European Union lawmakers passed a resolution on Thursday pressuring the bloc’s 27 countries to recognise abortion as a “human right.”
The resolution passed the European Parliament on June 24 with 378 votes in favour, 255 against and 42 abstentions.
Although the non-binding resolution has no legal power to force governments to change their abortion laws, it will be used to pressure countries where it is still illegal to kill unborn babies, along with countries with restrictions preventing women from doing so in all circumstances.
These countries include Andorra, Malta, Liechtenstein, Monaco, Poland, and San Marino.
Abortion is illegal in all circumstances in Andorra, Malta, and San Mario. In Liechtenstein, Monaco, and Poland abortion is only allowed when the mother’s life or health is at risk or if the baby’s father had sexually assaulted the mother.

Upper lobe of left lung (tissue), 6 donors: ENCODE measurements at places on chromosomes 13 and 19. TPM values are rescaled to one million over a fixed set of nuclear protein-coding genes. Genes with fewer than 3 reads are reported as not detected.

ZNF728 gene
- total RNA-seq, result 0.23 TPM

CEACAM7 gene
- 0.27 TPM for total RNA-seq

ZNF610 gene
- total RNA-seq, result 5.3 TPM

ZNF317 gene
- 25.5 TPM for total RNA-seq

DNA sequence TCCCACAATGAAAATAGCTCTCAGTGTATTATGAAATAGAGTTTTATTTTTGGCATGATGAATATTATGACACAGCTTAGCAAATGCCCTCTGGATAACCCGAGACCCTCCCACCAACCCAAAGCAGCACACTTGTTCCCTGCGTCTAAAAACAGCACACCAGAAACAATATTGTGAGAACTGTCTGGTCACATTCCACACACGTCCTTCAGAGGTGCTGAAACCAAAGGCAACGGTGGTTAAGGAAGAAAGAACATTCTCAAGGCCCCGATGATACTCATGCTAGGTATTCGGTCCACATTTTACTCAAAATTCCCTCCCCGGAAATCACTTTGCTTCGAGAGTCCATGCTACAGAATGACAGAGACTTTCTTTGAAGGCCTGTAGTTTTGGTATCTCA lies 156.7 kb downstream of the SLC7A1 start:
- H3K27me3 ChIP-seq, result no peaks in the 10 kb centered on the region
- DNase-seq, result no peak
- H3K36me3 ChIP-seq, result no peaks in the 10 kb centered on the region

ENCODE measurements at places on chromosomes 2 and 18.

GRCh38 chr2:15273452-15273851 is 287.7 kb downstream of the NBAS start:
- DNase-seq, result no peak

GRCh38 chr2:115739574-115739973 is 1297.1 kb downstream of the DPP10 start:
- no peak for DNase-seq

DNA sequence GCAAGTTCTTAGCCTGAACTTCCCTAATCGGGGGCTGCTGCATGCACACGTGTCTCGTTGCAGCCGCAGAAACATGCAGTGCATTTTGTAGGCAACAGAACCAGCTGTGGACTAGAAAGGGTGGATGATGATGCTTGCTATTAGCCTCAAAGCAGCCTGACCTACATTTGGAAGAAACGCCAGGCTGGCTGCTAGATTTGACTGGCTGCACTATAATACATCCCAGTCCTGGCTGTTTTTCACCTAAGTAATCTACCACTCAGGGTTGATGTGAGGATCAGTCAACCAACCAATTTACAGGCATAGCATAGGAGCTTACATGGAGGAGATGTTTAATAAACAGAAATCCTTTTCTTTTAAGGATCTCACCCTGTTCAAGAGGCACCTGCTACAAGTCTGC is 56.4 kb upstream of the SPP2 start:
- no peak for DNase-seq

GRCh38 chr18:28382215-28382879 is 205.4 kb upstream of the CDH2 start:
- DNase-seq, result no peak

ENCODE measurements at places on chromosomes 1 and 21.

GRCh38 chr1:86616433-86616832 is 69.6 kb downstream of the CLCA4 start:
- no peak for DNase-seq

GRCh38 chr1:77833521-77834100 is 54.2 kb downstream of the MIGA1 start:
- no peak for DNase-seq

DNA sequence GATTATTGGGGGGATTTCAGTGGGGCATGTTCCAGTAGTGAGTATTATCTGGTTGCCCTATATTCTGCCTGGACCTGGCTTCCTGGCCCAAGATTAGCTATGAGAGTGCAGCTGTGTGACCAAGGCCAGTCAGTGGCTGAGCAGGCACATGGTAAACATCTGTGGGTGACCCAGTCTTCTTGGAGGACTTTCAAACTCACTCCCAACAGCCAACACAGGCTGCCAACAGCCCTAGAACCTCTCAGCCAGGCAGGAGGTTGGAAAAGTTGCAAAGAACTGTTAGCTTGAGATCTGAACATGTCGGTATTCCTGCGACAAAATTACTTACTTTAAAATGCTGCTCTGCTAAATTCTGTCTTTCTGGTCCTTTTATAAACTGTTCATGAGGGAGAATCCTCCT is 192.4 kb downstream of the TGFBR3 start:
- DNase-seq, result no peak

The text, drafted by Predrag Fred Matić, a Croatian Socialist MEP, also claims the “conscience clause,” which allows doctors to abstain from the killing “on grounds of religion or conscience,” leads to the “denial” of medical care and “endangers women’s lives and rights.”
“This vote marks a new era in the European Union and the first real resistance to a regressive agenda that has trampled on women’s rights in Europe for years,” Matić said in a statement.
The resolution also demands more progressive sexual education for young children.
In Poland, pro-life advocates established a petition opposing the bill, describing it as a “blow to fundamental human rights, including the protection of life and the sovereignty of the Member States.”